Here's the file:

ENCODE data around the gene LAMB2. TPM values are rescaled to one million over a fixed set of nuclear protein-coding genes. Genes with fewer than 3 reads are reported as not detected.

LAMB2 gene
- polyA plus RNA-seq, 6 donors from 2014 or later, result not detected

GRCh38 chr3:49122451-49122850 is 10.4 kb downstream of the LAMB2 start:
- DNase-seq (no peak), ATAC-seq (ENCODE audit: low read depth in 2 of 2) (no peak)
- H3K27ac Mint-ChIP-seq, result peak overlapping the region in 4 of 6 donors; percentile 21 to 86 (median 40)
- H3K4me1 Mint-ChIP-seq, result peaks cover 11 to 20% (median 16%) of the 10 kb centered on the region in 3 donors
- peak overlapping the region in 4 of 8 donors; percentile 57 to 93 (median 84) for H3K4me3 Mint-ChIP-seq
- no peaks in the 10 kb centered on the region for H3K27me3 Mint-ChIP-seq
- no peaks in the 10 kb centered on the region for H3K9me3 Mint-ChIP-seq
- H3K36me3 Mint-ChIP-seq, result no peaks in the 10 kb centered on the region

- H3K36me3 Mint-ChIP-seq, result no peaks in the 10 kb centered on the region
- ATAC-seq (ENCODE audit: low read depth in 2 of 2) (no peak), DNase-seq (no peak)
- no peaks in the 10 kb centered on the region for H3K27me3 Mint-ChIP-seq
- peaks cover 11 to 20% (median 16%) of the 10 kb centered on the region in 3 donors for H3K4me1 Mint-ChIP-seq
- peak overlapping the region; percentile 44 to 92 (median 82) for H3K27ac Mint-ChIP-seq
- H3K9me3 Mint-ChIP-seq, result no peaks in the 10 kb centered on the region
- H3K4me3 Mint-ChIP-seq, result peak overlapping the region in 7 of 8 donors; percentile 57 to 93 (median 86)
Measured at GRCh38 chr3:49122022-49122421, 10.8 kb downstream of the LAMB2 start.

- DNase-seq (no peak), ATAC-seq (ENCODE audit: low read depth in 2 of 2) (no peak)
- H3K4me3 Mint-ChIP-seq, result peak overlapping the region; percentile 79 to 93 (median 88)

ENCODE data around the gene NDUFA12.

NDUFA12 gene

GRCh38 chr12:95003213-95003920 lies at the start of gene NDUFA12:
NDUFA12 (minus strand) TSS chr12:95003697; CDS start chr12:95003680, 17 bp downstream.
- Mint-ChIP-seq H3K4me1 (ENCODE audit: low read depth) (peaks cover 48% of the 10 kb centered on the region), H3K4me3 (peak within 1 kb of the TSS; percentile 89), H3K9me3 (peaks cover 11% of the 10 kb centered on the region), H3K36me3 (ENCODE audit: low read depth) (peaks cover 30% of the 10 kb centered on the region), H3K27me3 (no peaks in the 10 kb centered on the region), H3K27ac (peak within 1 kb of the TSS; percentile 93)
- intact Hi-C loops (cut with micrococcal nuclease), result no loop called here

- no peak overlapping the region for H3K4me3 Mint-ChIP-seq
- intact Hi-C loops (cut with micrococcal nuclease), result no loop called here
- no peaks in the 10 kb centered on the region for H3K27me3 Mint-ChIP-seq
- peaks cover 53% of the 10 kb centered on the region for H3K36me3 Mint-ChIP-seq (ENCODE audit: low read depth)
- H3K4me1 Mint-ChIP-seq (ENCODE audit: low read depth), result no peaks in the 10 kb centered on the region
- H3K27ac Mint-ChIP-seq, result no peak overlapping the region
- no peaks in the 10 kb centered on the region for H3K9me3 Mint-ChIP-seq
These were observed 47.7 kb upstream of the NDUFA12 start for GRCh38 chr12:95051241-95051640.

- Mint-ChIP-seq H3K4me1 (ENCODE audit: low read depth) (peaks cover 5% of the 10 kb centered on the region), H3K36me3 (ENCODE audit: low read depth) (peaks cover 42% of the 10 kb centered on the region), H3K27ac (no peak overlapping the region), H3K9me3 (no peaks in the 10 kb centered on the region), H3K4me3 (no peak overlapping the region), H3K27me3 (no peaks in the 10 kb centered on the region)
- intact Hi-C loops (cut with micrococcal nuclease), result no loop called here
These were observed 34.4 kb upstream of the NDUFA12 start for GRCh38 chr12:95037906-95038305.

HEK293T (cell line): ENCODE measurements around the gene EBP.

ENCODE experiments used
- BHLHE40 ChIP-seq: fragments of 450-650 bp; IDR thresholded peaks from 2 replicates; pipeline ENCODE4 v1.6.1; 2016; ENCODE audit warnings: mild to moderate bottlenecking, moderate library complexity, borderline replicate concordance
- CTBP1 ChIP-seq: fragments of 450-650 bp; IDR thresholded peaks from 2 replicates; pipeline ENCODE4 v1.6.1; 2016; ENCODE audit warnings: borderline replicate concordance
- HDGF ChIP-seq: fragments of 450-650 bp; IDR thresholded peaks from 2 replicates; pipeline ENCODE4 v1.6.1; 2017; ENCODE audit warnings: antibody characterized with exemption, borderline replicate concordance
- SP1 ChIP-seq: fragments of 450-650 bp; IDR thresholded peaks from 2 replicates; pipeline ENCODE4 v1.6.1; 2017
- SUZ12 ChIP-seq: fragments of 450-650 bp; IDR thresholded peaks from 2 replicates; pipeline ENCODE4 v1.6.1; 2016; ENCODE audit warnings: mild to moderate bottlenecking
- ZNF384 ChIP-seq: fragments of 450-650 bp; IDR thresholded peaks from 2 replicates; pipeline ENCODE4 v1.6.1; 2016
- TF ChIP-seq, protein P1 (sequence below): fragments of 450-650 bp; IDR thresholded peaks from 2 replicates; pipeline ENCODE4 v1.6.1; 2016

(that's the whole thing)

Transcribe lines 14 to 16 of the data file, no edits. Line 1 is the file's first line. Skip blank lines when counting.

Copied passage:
- no peaks in the 10 kb centered on the region for H3K27me3 Mint-ChIP-seq
- peaks cover 11 to 20% (median 16%) of the 10 kb centered on the region in 3 donors for H3K4me1 Mint-ChIP-seq
- peak overlapping the region; percentile 44 to 92 (median 82) for H3K27ac Mint-ChIP-seq